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POLI 212- JANUARY 27- Conference Notes.docx

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Department
Political Science
Course
POLI 212
Professor
Hudson Meadwell
Semester
Winter

Description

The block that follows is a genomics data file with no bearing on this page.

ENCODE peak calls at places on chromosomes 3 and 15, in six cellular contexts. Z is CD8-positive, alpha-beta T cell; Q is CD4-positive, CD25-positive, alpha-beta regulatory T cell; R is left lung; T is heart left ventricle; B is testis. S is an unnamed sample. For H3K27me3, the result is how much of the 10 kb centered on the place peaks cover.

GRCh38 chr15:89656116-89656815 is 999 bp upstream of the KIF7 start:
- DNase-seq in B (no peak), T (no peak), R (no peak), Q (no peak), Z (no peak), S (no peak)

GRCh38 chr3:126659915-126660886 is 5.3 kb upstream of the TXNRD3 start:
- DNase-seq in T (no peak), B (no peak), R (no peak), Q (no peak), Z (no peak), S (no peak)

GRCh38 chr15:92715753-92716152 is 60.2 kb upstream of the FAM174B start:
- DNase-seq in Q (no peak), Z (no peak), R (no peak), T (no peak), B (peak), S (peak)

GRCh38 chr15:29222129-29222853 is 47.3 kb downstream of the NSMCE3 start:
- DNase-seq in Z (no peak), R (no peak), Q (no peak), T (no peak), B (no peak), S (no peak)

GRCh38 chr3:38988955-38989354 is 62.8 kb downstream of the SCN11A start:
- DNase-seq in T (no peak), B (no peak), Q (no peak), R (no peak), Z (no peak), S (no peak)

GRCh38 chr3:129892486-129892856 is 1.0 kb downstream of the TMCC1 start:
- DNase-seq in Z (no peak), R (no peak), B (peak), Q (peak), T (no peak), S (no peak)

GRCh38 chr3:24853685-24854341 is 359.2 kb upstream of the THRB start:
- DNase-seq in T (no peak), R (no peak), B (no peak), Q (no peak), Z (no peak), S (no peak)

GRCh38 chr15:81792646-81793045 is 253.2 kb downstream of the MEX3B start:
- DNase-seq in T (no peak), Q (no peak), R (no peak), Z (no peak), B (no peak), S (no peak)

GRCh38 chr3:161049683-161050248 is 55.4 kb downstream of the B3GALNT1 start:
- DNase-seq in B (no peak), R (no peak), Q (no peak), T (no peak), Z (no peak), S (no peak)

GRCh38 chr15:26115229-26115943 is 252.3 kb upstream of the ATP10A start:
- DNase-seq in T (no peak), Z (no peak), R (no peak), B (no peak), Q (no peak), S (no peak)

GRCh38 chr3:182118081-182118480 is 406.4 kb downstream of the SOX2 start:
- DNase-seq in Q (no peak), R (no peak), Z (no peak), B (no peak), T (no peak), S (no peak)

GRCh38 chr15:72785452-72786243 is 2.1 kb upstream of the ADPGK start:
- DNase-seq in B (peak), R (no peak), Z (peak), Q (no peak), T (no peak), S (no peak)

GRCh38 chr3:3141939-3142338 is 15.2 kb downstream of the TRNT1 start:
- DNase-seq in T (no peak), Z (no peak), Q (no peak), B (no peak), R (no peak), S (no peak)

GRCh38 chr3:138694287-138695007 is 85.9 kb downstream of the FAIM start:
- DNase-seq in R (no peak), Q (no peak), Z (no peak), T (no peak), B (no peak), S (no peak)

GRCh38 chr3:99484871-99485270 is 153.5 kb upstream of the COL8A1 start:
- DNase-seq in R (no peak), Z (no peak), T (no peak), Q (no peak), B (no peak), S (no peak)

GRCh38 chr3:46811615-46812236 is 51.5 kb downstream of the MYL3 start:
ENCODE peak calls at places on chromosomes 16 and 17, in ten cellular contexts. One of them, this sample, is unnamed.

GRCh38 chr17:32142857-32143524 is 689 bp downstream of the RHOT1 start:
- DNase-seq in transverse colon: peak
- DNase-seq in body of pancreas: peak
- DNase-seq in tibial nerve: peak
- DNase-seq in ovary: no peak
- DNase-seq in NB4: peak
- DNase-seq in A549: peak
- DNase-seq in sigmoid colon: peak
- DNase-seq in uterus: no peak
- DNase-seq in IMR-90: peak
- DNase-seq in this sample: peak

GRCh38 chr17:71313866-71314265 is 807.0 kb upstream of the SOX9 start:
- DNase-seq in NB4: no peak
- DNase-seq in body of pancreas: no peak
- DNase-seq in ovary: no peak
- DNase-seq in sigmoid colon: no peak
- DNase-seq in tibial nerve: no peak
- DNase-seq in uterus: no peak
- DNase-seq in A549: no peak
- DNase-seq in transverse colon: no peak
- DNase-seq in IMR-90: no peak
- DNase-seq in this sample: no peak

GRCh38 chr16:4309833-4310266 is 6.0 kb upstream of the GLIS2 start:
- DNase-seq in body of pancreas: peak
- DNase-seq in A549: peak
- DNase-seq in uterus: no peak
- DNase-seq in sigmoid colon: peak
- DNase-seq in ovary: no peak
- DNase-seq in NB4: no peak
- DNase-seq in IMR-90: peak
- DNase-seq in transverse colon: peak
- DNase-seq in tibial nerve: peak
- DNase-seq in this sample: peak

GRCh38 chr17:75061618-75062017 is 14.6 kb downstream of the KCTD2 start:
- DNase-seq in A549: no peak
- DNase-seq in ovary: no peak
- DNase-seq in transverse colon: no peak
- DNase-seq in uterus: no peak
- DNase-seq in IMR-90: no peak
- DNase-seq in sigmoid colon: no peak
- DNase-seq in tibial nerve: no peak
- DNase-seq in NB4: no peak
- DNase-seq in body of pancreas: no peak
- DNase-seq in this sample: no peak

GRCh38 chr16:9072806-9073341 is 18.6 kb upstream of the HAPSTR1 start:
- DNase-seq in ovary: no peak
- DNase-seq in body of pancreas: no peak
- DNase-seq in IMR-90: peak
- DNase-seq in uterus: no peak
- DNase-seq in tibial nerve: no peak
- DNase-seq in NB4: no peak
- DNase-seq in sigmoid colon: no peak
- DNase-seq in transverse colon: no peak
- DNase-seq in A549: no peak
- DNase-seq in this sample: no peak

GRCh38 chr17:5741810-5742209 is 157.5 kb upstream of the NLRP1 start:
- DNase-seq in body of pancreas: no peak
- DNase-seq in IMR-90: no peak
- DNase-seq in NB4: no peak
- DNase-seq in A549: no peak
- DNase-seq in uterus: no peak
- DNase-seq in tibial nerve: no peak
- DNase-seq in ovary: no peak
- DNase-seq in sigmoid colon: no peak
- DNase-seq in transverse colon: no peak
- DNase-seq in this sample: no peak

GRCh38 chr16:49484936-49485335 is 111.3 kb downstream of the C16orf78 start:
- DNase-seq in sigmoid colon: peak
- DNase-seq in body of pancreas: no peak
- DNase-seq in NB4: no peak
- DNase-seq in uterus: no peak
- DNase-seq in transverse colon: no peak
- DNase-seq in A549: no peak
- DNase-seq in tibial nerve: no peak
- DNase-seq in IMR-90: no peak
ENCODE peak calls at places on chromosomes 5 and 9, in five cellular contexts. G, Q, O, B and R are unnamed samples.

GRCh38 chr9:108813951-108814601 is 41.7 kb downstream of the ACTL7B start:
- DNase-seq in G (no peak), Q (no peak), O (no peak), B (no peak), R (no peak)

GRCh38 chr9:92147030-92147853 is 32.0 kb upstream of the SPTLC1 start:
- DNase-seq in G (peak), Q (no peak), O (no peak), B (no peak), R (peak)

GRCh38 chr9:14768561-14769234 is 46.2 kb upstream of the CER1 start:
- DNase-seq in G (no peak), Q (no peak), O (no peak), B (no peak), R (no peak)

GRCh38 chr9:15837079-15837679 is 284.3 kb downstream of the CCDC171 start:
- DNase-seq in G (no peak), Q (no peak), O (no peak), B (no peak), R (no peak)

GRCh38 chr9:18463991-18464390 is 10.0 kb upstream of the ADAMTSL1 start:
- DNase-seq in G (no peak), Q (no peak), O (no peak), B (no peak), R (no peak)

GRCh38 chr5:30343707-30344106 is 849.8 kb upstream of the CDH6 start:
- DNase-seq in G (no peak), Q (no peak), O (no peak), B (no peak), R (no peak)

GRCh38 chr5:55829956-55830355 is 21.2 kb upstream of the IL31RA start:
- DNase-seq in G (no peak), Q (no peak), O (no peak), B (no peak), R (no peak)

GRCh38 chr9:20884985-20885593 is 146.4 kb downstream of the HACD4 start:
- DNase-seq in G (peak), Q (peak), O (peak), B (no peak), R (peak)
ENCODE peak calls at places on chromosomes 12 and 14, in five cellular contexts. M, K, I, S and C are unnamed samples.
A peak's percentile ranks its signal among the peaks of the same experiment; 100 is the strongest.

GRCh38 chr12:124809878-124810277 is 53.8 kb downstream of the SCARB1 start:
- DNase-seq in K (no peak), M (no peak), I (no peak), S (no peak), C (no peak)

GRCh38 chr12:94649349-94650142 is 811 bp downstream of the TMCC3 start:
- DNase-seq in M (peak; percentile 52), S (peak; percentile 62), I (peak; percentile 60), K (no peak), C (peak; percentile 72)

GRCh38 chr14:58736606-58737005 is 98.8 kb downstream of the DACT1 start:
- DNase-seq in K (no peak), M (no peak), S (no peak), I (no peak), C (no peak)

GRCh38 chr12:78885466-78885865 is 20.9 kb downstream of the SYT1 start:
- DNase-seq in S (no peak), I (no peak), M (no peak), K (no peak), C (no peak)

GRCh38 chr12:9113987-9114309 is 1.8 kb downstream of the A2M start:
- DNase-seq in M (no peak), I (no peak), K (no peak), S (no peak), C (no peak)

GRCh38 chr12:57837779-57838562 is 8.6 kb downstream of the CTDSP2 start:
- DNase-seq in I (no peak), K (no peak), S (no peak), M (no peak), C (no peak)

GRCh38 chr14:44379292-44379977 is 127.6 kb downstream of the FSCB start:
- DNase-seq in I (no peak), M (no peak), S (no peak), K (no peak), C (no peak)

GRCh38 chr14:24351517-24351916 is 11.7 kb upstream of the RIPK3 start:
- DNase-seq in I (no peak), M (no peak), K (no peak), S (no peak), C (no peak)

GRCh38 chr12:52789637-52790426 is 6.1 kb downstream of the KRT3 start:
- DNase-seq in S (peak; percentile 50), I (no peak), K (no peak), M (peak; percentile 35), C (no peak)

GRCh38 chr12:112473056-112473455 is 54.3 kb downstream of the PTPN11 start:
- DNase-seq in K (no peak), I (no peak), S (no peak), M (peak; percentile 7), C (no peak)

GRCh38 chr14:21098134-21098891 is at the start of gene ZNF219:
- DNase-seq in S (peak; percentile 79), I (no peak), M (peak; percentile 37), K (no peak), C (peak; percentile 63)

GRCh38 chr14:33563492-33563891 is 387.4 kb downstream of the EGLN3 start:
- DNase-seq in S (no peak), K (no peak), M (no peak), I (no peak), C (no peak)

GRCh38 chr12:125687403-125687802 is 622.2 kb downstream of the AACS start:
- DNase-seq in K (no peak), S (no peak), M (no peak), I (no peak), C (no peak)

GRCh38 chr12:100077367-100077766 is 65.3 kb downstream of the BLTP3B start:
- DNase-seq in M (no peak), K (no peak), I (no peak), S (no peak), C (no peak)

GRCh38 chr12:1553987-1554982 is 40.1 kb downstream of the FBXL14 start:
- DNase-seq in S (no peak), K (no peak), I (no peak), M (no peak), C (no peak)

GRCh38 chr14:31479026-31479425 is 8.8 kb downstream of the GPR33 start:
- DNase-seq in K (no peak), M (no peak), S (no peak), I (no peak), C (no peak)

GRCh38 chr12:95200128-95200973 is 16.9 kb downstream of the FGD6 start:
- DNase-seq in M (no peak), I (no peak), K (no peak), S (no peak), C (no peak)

JANUARY 27, 2012: Conference Course themes:  Eastern and Western Europe and the divide and distinction between their societies (rational-legal vs. patrimonial)  The emergence and disappearance of political regimes in Europe (democracy, fascism, etc.)  Significant turning points in European political history (Westphalia, French Revolution)  The relationship between church and state, and the “party of order” and the “party of movement”  The development of the state system in Europe  Repercussions and results of Westphalia→ a critical juncture What is Europe and why Europe? Why has it had such an outsized influence on world history?  Europe as the crucible of the Western culture  European powers were colonizers, had influences on most parts of the globe, other countries felt the need to catch up with Europe and modernize  Europe as a place of monarchy and a place of resistance to monarchical rule.  What we think of Europe is what we think of with Christendom, but it has been secularized.  Mazower: democracy is not necessarily suited to Europe, which is counter-intuitive to what the traditional Western thought it today. Parliamentary system led to gridlock and couldn’t overcome the severe economic depression that occurred. The structural components that contributed to this were: proportional representation, which leads to the proliferation of small parties and makes it difficult to form stable coalitions. There was also a weak executive (out of fear of regression into monarchial rule).  He argued that the constitutions and institutions established in the interwar period were more suited to the 19 century values than the 20 century. Social question: How to accommodate the demands for basic standards
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